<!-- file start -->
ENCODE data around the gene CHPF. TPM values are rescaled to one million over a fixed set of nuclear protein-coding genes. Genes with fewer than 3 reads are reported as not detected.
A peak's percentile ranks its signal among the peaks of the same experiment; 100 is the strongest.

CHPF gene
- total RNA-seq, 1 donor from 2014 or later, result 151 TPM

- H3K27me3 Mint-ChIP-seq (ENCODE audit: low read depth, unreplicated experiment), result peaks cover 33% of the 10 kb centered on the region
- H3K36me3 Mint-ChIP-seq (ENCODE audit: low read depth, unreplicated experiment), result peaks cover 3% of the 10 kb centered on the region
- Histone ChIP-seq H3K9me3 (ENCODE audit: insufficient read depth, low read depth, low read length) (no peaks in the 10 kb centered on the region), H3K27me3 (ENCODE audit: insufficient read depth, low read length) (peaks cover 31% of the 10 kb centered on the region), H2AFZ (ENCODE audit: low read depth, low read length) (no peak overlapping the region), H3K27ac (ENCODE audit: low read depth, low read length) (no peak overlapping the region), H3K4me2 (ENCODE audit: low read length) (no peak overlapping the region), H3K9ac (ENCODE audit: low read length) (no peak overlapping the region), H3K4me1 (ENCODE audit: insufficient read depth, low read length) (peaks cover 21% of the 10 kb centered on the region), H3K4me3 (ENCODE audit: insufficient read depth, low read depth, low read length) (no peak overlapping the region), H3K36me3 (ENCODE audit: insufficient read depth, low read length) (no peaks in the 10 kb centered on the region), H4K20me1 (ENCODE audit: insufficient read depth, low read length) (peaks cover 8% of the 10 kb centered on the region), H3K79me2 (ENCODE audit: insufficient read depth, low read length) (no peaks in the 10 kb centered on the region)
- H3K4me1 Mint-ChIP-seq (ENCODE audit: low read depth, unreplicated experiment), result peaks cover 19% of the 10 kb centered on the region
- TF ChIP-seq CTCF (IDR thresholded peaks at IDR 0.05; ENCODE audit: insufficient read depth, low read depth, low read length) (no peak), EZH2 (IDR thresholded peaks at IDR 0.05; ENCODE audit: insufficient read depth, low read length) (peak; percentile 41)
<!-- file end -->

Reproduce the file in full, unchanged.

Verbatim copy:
ENCODE data around the gene CHPF. TPM values are rescaled to one million over a fixed set of nuclear protein-coding genes. Genes with fewer than 3 reads are reported as not detected.
A peak's percentile ranks its signal among the peaks of the same experiment; 100 is the strongest.

CHPF gene
- total RNA-seq, 1 donor from 2014 or later, result 151 TPM

- H3K27me3 Mint-ChIP-seq (ENCODE audit: low read depth, unreplicated experiment), result peaks cover 33% of the 10 kb centered on the region
- H3K36me3 Mint-ChIP-seq (ENCODE audit: low read depth, unreplicated experiment), result peaks cover 3% of the 10 kb centered on the region
- Histone ChIP-seq H3K9me3 (ENCODE audit: insufficient read depth, low read depth, low read length) (no peaks in the 10 kb centered on the region), H3K27me3 (ENCODE audit: insufficient read depth, low read length) (peaks cover 31% of the 10 kb centered on the region), H2AFZ (ENCODE audit: low read depth, low read length) (no peak overlapping the region), H3K27ac (ENCODE audit: low read depth, low read length) (no peak overlapping the region), H3K4me2 (ENCODE audit: low read length) (no peak overlapping the region), H3K9ac (ENCODE audit: low read length) (no peak overlapping the region), H3K4me1 (ENCODE audit: insufficient read depth, low read length) (peaks cover 21% of the 10 kb centered on the region), H3K4me3 (ENCODE audit: insufficient read depth, low read depth, low read length) (no peak overlapping the region), H3K36me3 (ENCODE audit: insufficient read depth, low read length) (no peaks in the 10 kb centered on the region), H4K20me1 (ENCODE audit: insufficient read depth, low read length) (peaks cover 8% of the 10 kb centered on the region), H3K79me2 (ENCODE audit: insufficient read depth, low read length) (no peaks in the 10 kb centered on the region)
- H3K4me1 Mint-ChIP-seq (ENCODE audit: low read depth, unreplicated experiment), result peaks cover 19% of the 10 kb centered on the region
- TF ChIP-seq CTCF (IDR thresholded peaks at IDR 0.05; ENCODE audit: insufficient read depth, low read depth, low read length) (no peak), EZH2 (IDR thresholded peaks at IDR 0.05; ENCODE audit: insufficient read depth, low read length) (peak; percentile 41)